The return on investment (ROI) represents how well an investment is doing. Because the ROI is normally stated as a percentage, you can use it to compare how well your different investments are doing even if the actual dollar amounts are quite different from one another. The return on investment percentage can help you to decide which of your investments you might want to add to and which are doing poorly enough that you should get rid of them. Determining ROI can get extremely complicated and involved, but a simple straight-line calculation can help you take a look at how your investments are doing.
Identify the cost of the investment. This will be your actual investment amount, including any fees related to managing the investment, such as management fees or cost of acquisition.
Determine the income your investment makes for you during the month. Include interest earnings but also overall increases in value, dividend payments or other sources of income. If you don’t get a monthly income report, you can use the average monthly income amount. To determine this, take the amount of income earned for a year and divide by 12.
Figure your monthly return on investment by dividing your net profit by the cost of the investment. Multiply the result by 100 to convert the number to a percentage. As an example, if you have made a $2,000 investment that brings you $100 in income in a month, divide $100 by $2,000, which gives you 0.05, and then multiply that number by 100 to see that you had a 5 percent return on investment for the month. If that same $2,000 investment brings you $200 the next month, the result is an ROI of 10 percent.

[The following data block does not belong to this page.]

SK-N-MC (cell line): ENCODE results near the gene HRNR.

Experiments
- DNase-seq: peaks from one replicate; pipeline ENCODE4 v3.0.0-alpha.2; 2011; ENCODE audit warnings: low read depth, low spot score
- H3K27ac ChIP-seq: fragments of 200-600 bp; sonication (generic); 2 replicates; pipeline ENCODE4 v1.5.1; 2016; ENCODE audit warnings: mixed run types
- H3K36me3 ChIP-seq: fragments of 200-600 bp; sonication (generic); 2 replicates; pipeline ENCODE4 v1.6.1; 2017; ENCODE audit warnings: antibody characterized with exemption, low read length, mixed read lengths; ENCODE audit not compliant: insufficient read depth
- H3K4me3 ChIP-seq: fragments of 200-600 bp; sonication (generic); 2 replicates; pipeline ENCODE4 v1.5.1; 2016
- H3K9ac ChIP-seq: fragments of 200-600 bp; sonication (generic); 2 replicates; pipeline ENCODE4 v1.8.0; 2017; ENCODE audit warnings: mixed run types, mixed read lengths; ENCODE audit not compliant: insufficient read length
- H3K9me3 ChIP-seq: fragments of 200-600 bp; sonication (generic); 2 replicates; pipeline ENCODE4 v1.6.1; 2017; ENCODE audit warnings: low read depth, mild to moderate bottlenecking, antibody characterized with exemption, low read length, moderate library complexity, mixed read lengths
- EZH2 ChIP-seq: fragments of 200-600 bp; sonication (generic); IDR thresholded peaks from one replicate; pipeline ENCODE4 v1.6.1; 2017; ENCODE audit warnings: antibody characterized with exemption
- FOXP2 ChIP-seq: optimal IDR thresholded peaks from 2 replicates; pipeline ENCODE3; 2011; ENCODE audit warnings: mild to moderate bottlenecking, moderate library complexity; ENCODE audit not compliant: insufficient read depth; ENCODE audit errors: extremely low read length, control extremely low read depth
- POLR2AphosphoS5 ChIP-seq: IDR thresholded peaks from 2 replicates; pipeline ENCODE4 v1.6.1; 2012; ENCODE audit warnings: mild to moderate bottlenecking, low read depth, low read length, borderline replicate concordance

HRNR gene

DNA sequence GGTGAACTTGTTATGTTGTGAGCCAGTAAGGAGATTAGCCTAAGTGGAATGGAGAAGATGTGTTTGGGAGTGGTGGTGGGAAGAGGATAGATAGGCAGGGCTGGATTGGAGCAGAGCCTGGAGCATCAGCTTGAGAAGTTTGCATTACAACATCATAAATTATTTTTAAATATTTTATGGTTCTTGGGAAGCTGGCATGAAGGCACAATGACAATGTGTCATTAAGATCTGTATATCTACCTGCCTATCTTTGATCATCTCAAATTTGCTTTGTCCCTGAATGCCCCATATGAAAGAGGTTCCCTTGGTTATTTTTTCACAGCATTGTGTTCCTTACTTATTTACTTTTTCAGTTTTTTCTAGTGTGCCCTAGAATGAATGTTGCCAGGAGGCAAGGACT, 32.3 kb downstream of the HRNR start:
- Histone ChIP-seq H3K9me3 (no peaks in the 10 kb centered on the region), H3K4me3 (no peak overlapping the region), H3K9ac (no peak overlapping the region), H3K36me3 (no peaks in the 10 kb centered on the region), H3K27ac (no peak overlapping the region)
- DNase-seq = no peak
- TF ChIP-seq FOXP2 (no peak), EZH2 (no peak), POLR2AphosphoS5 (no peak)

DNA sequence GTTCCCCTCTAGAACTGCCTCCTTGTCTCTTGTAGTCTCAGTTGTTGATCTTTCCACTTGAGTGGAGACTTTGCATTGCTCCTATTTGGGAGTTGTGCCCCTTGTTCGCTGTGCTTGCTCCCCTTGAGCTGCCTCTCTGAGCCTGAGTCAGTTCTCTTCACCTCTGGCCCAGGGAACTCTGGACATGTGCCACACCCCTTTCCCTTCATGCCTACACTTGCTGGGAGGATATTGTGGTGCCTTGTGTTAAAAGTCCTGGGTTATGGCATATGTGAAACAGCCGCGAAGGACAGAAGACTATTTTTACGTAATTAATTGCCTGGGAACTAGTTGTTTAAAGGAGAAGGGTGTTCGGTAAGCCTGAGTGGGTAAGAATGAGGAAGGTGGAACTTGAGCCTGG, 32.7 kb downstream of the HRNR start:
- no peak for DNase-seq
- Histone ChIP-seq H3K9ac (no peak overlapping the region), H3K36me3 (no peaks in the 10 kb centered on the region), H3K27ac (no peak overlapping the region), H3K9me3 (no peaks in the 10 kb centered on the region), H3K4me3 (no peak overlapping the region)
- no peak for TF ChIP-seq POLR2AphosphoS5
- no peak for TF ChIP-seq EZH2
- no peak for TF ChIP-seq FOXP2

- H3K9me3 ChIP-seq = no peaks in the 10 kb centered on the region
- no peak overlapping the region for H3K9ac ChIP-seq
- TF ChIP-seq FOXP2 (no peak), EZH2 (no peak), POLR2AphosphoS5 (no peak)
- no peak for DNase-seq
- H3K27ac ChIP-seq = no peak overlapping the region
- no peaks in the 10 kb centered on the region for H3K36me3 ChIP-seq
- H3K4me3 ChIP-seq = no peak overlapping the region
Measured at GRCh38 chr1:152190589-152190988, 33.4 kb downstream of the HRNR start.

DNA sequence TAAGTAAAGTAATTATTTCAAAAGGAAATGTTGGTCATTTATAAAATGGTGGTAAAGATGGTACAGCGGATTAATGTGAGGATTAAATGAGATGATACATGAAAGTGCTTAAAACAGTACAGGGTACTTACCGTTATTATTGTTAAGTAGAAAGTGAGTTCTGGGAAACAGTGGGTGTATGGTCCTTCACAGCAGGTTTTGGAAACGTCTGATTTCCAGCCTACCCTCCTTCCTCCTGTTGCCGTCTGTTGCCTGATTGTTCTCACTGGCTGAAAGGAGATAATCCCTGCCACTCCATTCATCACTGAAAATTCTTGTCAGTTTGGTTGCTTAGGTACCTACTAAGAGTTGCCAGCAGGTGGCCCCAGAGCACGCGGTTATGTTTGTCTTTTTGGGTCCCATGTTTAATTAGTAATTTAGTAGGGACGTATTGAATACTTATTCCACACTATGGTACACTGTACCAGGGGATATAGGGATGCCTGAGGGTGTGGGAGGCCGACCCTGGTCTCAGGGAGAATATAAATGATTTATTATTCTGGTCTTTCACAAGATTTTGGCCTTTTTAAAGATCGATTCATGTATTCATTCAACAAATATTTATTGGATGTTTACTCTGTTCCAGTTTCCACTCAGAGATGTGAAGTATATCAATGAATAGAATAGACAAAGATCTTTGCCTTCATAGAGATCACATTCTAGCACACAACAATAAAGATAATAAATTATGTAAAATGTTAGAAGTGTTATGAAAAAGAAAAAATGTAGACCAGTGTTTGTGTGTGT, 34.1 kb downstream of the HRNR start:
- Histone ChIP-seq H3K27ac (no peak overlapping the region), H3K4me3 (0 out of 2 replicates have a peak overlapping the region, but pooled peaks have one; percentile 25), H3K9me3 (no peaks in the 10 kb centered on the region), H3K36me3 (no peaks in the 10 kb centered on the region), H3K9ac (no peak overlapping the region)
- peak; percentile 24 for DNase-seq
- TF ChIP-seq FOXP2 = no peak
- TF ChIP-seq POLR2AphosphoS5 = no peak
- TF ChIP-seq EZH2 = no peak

Return on investment is commonly figured as an annual number. You can use the same formula to determine your annual ROI, or you can add the monthly ROI results together and then divide by 12 to come up with your average monthly ROI for the year.
Simple ROI calculations are a helpful way to take a look at how your investments are doing, but the numbers can sometimes be misleading, and the system used to make the ROI calculations can significantly impact the outcome. For example, if you look at the ROI for a period of two years on a certain investment, you may find that the first year your investment doubled in value and the next year it lost all of the gains and returned to its original value. Figured as a simple arithmetic return, these changes can show up as a 25 percent ROI, even though you have actually not gained any money. A compounded return, however, would report this accurately and give your ROI as 0 percent. Figuring a monthly ROI will also help you to get an accurate picture of your finances.
- Ablestock.com/AbleStock.com/Getty Images